The Changing Role of Test & Evaluation in DoD

June 27, 2011

Welcome to the Pacific Aerospace Consulting blog. Here is our first post!

Once upon a time, there was an expectation of receiving full funding for our DT&E projects. We maximized efficiency where we could, but were never required to adapt to a new DT&E business culture until now.

The DoD commissioned a Defense Science Board (DSB) Task Force to conduct a comprehensive review of how we do T&E. Their published results can be downloaded here. In summary they found:
– Lack of disciplined processes from eroding workforce and loss of senior T&E experience
– DT&E deficiencies identified but not implemented timely because of schedule and funding constraints
– Greater emphasis on integrated testing is required

The DSB findings have driven a shift in culture, as seen in the very recent (13 June 2011) update to the Defense Acquisition Guidebook (DAG). Among other changes, the DAG now places a greater emphasis on technical maturity risks, instead of cost and schedule risks. Also, the Guide to Incorporating T&E into DoD Acquisition Contracts now assumes a reader’s thorough understanding of DAG chapter 9 (integrating T&E into the acquisition process) for future DoD bids. Test agencies are also responding to the changing Defense Acquisition world. For example, here is a story on the change in organizational culture at the Army Test and Evaluation Command (ATEC).

For this blog discussion, please consider the following:

How do the DSB findings affect the industry’s view of DT&E as we strive to support our customer’s needs?

How can we in the industry help our government customer adapt (What key areas to focus on)?

How are foreign military sales efforts affected? Positive or negative?

Please post your thoughts and comments on any/all of the above. We need to be proactive, because these changes affect us all!

  1. Gday PAC Team, your comments on this area are probably very timely from an industry perspective but more so from the Defence agency side. Australia has just released a review by our National Audit office paste this link into your web browser:
    This paper in fact devotes a few pages to the whole concept of Systems Engineering and T&E in general and the failures (perceived or otherwise) to the current DMO processes for Navy. So I am not sure if this has added value to your questions posed, but I am sure the way government agencies work, this will have follow on reviews and effects to capital acquisition of platforms and equipment for Australia.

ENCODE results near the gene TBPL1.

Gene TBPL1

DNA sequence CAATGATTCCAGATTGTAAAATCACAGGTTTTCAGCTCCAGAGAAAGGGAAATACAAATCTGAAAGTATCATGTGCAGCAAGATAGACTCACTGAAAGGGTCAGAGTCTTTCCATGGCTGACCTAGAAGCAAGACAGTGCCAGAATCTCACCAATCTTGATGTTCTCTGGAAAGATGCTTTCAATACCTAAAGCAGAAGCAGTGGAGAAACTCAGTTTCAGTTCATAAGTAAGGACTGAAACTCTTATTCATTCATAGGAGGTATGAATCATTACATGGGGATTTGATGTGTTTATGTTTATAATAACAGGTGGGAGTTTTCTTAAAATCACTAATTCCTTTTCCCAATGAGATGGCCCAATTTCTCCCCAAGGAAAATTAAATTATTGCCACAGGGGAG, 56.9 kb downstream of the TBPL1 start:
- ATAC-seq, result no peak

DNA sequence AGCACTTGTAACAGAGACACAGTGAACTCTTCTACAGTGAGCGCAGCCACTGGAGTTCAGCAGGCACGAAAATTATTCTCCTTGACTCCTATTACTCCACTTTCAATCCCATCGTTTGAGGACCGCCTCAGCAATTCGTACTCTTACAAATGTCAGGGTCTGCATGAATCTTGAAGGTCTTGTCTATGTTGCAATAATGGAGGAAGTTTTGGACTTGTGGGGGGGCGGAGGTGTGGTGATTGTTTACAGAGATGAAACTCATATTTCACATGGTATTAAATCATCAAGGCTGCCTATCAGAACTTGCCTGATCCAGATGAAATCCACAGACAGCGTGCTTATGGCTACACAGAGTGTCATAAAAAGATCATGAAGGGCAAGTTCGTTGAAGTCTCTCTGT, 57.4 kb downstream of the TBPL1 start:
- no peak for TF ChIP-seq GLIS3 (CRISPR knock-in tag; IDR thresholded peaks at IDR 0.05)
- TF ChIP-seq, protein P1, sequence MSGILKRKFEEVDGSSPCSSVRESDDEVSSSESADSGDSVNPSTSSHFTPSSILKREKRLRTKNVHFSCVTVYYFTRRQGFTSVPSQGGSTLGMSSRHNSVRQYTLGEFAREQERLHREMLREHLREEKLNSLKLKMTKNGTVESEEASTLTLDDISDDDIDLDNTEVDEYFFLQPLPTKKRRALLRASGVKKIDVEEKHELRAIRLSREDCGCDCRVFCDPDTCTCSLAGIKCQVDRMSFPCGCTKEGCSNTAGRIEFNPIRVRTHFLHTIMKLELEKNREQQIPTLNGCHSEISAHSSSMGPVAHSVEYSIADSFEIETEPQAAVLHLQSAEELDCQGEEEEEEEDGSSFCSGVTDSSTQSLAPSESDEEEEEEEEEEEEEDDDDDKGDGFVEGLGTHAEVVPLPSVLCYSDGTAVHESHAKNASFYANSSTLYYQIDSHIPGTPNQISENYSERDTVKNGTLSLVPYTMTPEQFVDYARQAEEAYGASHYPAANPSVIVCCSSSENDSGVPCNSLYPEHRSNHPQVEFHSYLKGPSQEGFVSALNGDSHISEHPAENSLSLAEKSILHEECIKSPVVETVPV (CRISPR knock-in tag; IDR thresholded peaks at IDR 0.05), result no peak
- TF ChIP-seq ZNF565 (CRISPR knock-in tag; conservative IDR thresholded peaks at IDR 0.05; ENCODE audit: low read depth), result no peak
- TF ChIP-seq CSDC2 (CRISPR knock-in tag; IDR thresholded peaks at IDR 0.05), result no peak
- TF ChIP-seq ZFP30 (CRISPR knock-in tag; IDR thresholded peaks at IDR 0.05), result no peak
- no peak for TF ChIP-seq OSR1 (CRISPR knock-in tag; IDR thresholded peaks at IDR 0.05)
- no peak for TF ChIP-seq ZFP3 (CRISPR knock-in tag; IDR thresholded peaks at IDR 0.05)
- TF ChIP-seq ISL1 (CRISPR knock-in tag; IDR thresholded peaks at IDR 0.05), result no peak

• pacaero says:

      Nathan: Great information! Thanks for commenting. I think there is plenty to discuss regarding FMS and direct commercial efforts in the new era we’ve entered.

      I noticed the document in your link recommends, among other things, end-to-end assessments of performance. Sounds similar to the US Systems Engineering/T&E approach. We are also focusing more on assessing overal technical readiness of a weapon system. In US systems engineering, we are focusing more on Technical Maturity as a formal risk item, as opposed to a more traditional segmented approach to risk management.

      There is a benefit to deconstructing each potiential risk into individual risk contributors. We just can’t track the risk associated with each individual tree at the expense of improperly managing the health of the forest as a whole.

      We can discuss the FMS implications of this topic here, and in future posts. Thanks again for the information!

  2. Eric says:

    I had the opportunity to attend the Aviation Week webinar on Systems Engineering for the Age of Complexity. The webinar was led by Jeff Wilcox, Corporate Vice President for Engineering, Lockheed Martin Corp, and presented some interesting ideas as follows;
    1. From Performance-Based to Mission-Based
    2. From Clean-Sheet to Effective Reuse
    3. From Complex to Simple
    4. From Fixed to Flexible
    5. From Document-Based to Model-Based
    6. From Compartmentalized to Holistic
    As these changes/mindsets are integrated into the acquisition process the T&E component will likely require its own changes. Industry will have to stay abreast of such changes in the acquisition community to maintain an efficient, value added T&E process. Maybe the T&E community is already adapting due to updated project management methods such as agile and the changes discussed in the original blog are a result of this.

    Please let me know if you would like the link to Aviation Week for the webinar archive.

    • Todd Vinson says:

      Eric: Thanks for the info! Seems that the effort to come to terms with a reformed approach to Systems Engineering/DT&E is well underway!

      I’m sure there will be interesting discussion and fallout from upcoming SE and T&E conferences. I will provide a links in a separate post.



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